Obama knows this. Here’s an edited transcript from an interview the president did in April with CBS’ Harry Smith:
Smith: I've been spending time, out and about, listening to talk radio. The kindest of terms you're sometimes referred to out in America is a socialist, the worst of which I've heard is, a Nazi. Are you aware of the level of enmity that crosses the airwaves and that people have made part of their daily conversation about you?
Obama: Well, I think that, when you listen to Rush Limbaugh or Glenn Beck..
Smith: It's beyond that.
Obama: It's pretty apparent, and, it's troublesome. But, keep in mind that there have been periods in American history where this kind of vitriol comes out. It happens often when you've got an economy that is making people more anxious and people are feeling as if there's a lot of change that needs to take place.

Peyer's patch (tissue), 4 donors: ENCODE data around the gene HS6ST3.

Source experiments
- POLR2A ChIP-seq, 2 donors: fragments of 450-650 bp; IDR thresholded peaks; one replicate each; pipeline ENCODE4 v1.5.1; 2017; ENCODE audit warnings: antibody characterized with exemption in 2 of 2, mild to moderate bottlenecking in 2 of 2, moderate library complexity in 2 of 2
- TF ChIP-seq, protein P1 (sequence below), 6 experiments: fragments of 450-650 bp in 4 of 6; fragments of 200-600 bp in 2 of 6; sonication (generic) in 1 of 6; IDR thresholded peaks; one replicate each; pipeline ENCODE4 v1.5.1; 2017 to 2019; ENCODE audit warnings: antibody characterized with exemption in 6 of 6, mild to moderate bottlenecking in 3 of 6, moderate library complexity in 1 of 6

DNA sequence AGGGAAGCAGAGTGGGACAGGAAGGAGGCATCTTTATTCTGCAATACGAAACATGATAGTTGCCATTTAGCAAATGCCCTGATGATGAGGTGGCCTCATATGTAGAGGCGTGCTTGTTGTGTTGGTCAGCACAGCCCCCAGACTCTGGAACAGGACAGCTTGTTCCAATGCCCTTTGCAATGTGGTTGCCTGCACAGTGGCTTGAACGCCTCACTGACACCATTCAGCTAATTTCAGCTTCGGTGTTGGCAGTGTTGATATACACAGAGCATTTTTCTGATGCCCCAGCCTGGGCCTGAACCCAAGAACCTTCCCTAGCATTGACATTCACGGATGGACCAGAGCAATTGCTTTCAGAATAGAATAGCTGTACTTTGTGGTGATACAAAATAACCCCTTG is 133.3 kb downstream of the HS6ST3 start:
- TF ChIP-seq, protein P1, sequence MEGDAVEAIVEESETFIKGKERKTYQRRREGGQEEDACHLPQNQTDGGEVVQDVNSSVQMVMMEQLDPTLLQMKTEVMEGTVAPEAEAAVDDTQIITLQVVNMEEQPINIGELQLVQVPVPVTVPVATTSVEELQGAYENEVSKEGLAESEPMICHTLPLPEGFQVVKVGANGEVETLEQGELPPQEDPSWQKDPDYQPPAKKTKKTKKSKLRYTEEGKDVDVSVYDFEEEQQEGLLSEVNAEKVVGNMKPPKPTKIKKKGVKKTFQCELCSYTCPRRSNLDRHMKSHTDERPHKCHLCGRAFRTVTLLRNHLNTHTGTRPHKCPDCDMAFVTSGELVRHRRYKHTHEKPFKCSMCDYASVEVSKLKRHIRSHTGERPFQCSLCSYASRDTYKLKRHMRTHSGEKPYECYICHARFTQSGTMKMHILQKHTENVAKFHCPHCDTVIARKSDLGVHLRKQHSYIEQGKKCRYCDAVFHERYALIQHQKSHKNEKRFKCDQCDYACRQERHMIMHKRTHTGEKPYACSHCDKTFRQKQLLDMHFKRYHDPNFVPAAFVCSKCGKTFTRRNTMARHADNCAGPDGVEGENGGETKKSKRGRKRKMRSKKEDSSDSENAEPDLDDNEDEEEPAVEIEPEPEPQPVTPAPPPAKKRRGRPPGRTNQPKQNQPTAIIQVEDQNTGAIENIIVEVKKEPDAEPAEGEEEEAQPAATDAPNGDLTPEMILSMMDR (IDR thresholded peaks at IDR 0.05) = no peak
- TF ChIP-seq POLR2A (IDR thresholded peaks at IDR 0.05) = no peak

But that's not the vast majority of Americans. I think the vast majority of Americans know that we're trying hard, that I want what's best for the country. They may disagree with me on certain policy issues. There are a huge number of people who agree with me strongly.
And I didn't buy all the hype right after inauguration, where everybody was only saying nice things about me. And I don't get too worried when things aren't going as well, because I know that over time these things turn.”
That said, I’m sure Obama's administration and Fox News will continue to relentlessly go after one another.
And the messier it is, the better. That’s the nature of democracy and the press.#